Deputy Education Minister Meir Porush (United Torah Judaism) filed a complaint with the director general of the Israel Broadcasting Authority (IBA) this week, regarding a television program on Jewish texts that is hosted by a secular writer and scholar.
The show in question, "Mekablim Shabbat" (welcoming the Shabbat), is hosted by Dov Elboim, a writer, journalist, scholar and lecturer in Jewish studies who grew up in an ultra-Orthodox home but later became secular.
In a letter to IBA head Motti Shklar, Porush wrote: "There is a show on Channel 1 called 'Parashat Hashavua,' which is aired on Saturday evening and in which the host interprets the Torah while not wearing a kippah.
"Moreover, a viewer who wrote to me said that the host's interpretations do not fall in line with the accepted interpretations in Judaism, and constitute a desecration of what Judaism holds sacred."
Porush asked Shklar to "try and improve the manner in which the show is presented, as well as its content, in a way that is acceptable to traditional viewers."
Shklar: This is the secret of success
In his reply to Porush, Shklar wrote that the show was born of the need of the secular audience to "reconnect" to the contents of the bible, the weekly Torah portion and Jewish tradition. Since it first aired, the IBA has received thousands of letters from grateful viewers who said the program helped them get closer to Judaism, Shklar noted.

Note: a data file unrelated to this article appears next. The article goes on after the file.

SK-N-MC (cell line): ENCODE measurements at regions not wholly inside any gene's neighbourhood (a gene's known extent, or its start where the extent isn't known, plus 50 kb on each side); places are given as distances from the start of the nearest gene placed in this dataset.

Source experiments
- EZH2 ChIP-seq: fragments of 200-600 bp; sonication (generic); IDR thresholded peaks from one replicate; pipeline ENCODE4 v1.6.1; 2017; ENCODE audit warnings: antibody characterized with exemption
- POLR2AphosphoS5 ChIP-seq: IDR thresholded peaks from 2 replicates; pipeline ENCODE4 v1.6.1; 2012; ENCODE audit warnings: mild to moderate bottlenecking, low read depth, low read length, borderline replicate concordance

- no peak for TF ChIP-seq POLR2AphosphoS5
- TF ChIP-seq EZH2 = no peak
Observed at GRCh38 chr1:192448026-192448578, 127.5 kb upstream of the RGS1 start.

"A large part of the show's success stems from the fact that the host approached the reading of the weekly Torah portion from an open and tolerant perspective, which allows any viewer, regardless of his social background, to read the bible in his own way," Shklar stated.
"This is the beauty of the show, and this is how it has won the public's trust."
According to the IBA head, the show enjoys very high ratings.
As to the question of the host being non-religious, Shklar said, "True, the host does not wear a kippah on a daily basis, and there is no reason why he should change his habit. This, of course, does not constitute a show of disrespect towards to bible and the Jewish tradition.
"On the contrary, the host has the utmost love and respect for the tradition and its content, but surely people who do not wear a kippah also have the right and the obligation to be part of the Jewish tradition, in their own way."